Symptoms of autism include delayed or lack of speech, repetitive use of language and/or motor mannerisms, little or no eye contact, lack of interest in peer relationships, lack of spontaneous or make-believe play and persistent fixation on parts of objects.
Jennifer had noticed that Kyle seemed behind developmentally. He didn’t sit up on his own until he was 9 months old, but doctors at home had assured Jennifer that Kyle would eventually reach these milestones at his own pace. Being 21 years old with no prior experience with children, Jennifer felt no cause for alarm.
“Kyle’s diaper was the first diaper I had ever changed. Kyle was the first baby I had ever fed. So I wasn’t at all very familiar with babies,” Jennifer said. “I thought maybe he was just a little bit slow and would come to it on his own.”
He’s never spoken and never will, doctors have told Jennifer and her husband, Dennis. Kyle also doesn’t use sign language, but that doesn’t mean he and his family don’t communicate. During one-on-one time, Kyle strokes Jennifer’s face and smiles.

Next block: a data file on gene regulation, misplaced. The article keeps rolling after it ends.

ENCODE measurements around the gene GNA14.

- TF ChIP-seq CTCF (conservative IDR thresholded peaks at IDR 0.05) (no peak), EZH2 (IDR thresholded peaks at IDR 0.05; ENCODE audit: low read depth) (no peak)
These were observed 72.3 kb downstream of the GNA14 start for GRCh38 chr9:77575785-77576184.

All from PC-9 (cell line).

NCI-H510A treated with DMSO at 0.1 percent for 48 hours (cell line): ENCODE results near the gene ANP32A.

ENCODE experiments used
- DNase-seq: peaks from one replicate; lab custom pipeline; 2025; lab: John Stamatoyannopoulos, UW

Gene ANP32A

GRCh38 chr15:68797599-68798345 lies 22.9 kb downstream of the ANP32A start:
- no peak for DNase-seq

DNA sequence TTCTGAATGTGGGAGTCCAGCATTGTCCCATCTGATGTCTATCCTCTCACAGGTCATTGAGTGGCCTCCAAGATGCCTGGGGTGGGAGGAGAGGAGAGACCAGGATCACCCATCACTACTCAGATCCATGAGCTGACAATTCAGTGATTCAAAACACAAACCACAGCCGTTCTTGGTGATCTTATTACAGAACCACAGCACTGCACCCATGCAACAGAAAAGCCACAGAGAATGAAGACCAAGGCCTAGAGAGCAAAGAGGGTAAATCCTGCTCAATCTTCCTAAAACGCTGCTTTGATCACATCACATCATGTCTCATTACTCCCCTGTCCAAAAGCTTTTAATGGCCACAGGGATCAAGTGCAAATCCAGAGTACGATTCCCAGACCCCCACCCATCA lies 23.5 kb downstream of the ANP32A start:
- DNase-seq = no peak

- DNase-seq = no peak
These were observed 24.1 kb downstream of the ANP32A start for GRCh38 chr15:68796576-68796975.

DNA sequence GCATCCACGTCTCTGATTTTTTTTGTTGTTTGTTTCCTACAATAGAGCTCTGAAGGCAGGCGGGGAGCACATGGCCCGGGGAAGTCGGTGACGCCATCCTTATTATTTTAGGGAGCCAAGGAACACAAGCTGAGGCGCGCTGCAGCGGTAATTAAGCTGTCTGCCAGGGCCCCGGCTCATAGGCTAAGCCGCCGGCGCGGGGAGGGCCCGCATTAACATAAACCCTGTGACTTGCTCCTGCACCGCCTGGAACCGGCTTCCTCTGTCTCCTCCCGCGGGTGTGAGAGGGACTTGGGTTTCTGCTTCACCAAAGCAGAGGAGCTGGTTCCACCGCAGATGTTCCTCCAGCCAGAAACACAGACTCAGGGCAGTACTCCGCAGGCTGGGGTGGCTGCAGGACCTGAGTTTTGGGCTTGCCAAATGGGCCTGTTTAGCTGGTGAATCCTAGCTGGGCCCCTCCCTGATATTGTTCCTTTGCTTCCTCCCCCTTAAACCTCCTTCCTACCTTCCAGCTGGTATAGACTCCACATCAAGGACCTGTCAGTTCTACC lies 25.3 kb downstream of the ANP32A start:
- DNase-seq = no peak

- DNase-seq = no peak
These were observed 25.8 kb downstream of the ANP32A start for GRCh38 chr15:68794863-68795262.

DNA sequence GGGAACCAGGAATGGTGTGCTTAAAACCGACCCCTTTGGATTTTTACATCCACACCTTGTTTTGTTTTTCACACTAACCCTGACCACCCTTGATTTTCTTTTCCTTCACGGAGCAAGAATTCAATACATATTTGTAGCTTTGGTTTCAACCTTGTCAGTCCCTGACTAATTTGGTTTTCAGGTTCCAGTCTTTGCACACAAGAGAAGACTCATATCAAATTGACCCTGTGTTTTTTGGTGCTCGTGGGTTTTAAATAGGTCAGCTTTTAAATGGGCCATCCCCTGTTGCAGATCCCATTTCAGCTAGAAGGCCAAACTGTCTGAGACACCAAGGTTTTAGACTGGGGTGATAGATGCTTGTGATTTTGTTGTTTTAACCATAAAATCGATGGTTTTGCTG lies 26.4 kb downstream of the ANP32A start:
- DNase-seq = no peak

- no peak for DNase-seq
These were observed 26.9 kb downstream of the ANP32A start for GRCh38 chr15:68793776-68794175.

“Those who know him — we— know what he wants,” Jennifer said, motioning to her family, including her other son Kaedyn, 5, and her mother Mary Wiest.
More and more American families are getting acclimated to the disorder. Autism has become more prevalent in the United States than ever before. The Center for Disease Control and Prevention estimates that autism is present in 1 out of every 88 births in the United States and almost 1 in every 54 boys.
Even with the growing numbers, Jennifer said people still struggle to understand her son. She’s been told at various times that he should be put in an institution and she’s also been asked why she brings her son in public.